What are the Costs of Liquidation?
- What are the Costs of Liquidation?
- Solvent vs Insolvent Liquidation
- What the Liquidator Does
- Can a Winding Up Petition Freeze my Company’s Bank Account?
- Guide to Compulsory Liquidation for Creditors, Shareholders & Directors
- What is an Insolvency Practitioner?
- What Happens to a Director during Liquidation?
- Company Liquidation: A Guide for Directors
- Section 216 and the Prohibitions on The Reuse of a Company Name After Liquidation
- Why Should I Choose A Voluntary Liquidation Before Being Forced into Compulsory Liquidation?
- Members Voluntary Liquidation
- Compulsory Liquidation
- Creditors’ Voluntary Liquidation
If you are thinking of closing an insolvent company, then the costs of liquidation are likely to be one of your biggest concerns. When the company is already struggling financially, the last thing you want is to incur another cost. However, the benefits of choosing to liquidate the company voluntarily make this sort of closure the most desirable way to bring an end to your company when dissolution is not an option.
The process of liquidating an insolvent company is called a Creditors’ Voluntary Liquidation (CVL). A licensed insolvency practitioner must be appointed to control the process. It is their job to identify the company’s assets and liabilities, value and sell the assets and distribute the proceeds to those who are owed money by the company (its creditors) before it’s closed down.
Why might you choose a voluntary liquidation?
Although the liquidation process is primarily designed for the benefit of company creditors, there are also significant benefits for the company directors themselves.
If you are worried about the prospect of misconduct or wrongful trading allegations resulting from the liquidator’s investigations, choosing to put the company into liquidation yourself, rather than waiting to be forced into liquidation by a creditor, will make it less likely that action will be taken against you. That’s due to the fact that you have taken positive action to limit creditor losses. If you leave it too late, it increases the likelihood that misfeasance will be found, which could lead to you being made personally liable for a proportion of the company’s debts and even disqualified as a director.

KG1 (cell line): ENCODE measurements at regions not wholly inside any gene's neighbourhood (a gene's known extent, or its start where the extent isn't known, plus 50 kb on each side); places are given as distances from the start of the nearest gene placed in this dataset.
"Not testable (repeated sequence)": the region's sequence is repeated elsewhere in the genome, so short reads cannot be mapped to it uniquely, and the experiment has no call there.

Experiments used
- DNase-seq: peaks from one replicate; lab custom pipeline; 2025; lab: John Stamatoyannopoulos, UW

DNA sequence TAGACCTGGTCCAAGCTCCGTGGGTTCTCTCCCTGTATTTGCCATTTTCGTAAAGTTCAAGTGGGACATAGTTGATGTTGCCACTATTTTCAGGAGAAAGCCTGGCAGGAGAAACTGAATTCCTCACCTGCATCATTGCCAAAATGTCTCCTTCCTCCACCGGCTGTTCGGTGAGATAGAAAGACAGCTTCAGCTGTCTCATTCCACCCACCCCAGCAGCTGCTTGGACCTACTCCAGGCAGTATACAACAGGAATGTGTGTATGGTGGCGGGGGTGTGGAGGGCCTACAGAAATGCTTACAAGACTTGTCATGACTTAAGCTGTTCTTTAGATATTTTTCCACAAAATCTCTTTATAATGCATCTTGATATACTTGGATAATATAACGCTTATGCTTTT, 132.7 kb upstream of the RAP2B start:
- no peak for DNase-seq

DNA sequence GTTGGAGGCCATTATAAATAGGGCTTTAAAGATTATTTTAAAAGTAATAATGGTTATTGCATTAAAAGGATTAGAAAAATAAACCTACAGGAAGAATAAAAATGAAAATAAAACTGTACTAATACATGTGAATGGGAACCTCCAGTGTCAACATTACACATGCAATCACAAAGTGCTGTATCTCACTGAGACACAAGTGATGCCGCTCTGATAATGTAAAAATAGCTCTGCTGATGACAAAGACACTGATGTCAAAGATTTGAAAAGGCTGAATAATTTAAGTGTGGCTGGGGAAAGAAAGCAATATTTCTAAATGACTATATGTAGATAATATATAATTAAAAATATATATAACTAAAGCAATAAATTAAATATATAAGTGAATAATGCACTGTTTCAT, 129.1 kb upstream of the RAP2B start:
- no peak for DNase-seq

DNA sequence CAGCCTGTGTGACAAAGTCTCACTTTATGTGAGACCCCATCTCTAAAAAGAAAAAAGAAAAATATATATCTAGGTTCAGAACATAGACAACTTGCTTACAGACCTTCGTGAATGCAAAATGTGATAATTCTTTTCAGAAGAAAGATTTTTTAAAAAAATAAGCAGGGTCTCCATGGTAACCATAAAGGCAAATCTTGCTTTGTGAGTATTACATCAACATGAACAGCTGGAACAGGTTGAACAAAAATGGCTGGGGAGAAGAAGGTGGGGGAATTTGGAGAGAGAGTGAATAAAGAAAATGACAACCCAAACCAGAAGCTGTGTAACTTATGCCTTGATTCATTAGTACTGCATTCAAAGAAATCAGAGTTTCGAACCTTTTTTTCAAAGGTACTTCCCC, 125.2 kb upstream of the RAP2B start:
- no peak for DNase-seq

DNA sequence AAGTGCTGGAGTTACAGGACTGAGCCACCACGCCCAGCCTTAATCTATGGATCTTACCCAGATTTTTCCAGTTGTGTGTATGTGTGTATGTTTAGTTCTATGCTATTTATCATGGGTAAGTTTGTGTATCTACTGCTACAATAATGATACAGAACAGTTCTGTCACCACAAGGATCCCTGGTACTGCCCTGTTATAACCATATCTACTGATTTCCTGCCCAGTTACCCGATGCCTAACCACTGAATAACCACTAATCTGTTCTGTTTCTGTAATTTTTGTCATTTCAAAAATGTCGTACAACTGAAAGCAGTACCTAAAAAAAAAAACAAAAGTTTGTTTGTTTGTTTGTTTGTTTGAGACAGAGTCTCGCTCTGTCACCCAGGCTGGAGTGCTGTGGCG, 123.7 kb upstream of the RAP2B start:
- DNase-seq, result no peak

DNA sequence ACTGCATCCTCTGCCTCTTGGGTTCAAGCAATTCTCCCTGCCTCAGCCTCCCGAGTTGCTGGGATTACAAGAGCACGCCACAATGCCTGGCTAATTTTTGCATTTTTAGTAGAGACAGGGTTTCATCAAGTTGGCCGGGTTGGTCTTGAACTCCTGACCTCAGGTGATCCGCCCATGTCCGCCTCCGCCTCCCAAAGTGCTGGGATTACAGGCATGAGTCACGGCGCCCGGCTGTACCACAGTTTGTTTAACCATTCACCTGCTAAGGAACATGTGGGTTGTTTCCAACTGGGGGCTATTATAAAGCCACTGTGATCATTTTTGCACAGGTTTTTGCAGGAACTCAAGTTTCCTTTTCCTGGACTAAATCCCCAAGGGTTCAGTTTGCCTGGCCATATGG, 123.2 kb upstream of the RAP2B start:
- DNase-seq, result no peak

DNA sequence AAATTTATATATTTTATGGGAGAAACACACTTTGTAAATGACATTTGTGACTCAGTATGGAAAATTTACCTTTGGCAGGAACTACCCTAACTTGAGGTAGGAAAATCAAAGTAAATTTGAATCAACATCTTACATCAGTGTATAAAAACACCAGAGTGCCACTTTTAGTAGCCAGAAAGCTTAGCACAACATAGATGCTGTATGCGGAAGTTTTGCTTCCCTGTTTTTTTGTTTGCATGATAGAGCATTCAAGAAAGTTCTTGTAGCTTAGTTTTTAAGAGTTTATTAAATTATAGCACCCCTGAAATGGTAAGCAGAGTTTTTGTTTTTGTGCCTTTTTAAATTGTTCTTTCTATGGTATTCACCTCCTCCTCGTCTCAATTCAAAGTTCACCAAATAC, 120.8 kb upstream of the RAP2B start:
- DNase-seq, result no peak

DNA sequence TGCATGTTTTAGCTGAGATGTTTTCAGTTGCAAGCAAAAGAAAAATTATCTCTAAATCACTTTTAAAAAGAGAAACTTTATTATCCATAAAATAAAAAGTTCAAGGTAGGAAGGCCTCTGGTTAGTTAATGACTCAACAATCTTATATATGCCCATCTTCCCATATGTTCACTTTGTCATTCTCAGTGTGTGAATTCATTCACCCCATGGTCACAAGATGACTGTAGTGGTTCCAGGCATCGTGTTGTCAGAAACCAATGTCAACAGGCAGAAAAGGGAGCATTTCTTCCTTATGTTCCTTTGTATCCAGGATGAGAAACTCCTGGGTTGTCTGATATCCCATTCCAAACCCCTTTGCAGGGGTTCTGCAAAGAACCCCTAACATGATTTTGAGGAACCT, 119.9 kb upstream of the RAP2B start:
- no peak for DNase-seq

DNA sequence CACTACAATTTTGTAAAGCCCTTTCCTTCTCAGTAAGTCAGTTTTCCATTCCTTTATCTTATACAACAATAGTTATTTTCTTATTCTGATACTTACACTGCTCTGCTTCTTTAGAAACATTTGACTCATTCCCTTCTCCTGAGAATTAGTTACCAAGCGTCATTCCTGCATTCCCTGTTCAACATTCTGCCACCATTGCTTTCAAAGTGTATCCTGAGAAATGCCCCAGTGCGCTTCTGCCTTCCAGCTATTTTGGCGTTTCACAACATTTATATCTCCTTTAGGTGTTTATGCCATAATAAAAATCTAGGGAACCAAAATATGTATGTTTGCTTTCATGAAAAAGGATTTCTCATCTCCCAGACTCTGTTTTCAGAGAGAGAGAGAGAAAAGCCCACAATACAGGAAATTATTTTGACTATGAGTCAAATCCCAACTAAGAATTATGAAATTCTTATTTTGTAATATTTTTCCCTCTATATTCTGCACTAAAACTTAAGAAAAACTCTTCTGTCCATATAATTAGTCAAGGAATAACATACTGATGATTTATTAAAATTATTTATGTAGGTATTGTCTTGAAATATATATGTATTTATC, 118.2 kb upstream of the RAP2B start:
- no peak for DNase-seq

By entering liquidation voluntarily, you have far more control over the process. You are able to choose the liquidator yourself and decide on the most appropriate time to enter liquidation. If you wait to be forced into compulsory liquidation by a creditor, the process will be overseen by the Official Receiver who is appointed by the Crown. That makes the process much more intrusive.
How much does liquidation cost?
The cost of liquidation depends on the complexity of the case, which is based on factors such as the company’s size and its overall financial situation, the number of creditors and shareholders and the value of its assets. For a relatively small limited company with just a few assets, you can expect to pay in the region of £4,000-£5,000 + VAT. For a larger company with a greater number of assets, you can expect that fee to rise considerably due to the added complexity and the extra time it will take to wind the company up.